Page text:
This week I have been able to spend a handful of nights down in the basement much to my wife’s chagrin. I have made some fantastic progress on the Bolger Catboat (Bobcat) and completed a step on the CLC Wood Duck as well. It has been wonderful being down there and getting some work done, but it is time to catch up on some sleep.
I got both bilge panels sprung on the hull. This was a tricky part and it was not without its problems. Here are the steps I took.
- Tack cleats to bulkhead 2 and 3
- Dry fit the panel
- Tack the aft end to the transom
- Dry fit and make adjustments if needed
- Nail bilge panel to cleats to remove the bow
- Stitch areas still bowing
- Soak the area that will twist with water
- Clamp in place and check all is fair (pictured)
- Glue and nail in place
Plywood has no problem bending in one direction, but it does not like to bend in 2 directions. Soaking it in water makes it a bit better, but it requires some strength to convince it to go. The second panel is a bit more challenging since there is no where to put a clamp (picture at the bottom of the page for solution).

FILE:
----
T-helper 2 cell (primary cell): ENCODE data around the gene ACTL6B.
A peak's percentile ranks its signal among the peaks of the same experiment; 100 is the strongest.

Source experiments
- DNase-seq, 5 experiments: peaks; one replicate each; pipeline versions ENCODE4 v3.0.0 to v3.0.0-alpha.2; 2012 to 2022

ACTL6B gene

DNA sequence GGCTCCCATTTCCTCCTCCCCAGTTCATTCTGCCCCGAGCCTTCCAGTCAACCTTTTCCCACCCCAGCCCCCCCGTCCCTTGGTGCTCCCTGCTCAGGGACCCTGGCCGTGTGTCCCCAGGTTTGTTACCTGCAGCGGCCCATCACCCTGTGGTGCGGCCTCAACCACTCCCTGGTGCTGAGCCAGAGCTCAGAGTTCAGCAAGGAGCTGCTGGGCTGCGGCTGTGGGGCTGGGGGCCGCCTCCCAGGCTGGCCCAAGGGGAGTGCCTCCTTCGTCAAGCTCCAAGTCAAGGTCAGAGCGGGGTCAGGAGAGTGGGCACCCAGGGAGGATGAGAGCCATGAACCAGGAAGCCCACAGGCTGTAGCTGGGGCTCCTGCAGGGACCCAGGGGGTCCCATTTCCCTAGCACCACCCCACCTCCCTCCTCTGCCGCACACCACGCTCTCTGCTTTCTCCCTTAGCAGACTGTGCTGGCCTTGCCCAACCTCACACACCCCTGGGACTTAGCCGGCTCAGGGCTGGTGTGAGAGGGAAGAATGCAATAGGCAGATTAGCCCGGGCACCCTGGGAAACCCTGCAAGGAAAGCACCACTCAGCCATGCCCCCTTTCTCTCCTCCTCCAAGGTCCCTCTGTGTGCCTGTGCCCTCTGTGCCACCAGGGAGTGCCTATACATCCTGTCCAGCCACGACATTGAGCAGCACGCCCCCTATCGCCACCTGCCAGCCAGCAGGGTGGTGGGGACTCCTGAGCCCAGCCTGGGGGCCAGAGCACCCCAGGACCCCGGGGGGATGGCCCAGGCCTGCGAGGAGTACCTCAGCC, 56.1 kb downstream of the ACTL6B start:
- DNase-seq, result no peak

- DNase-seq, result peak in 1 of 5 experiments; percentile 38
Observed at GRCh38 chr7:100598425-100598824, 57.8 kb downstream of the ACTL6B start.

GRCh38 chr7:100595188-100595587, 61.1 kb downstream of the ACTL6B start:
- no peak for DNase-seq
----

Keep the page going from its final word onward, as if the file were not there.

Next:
As you pull the panel in, various places start to bow outward. That is why you see the cable ties in a couple of sections and the reason you want to tack cleats on the 2nd and 3rd bulkheads.
Problems (could be major). Both bilge panels came up about 2-3″ short at the upper part of the stem. Obviously, I was off on my measurements somewhere. Maybe the stem, maybe the bilge panels. I will probably never know. I will just have to take measurements off the boat for the deck instead of off the plans just in case my boat is now 2-3″ longer than it should be.
My solution to this problem was to create some additional surface on the stem to glue/nail to (pictured). If I left it this way, there would definitely be a strength concern here since that is where the majority of the resistance comes from the bending plywood. Once I flip the boat over and start filleting the seems, I will load up the stem with a big chunky fillet to compensate.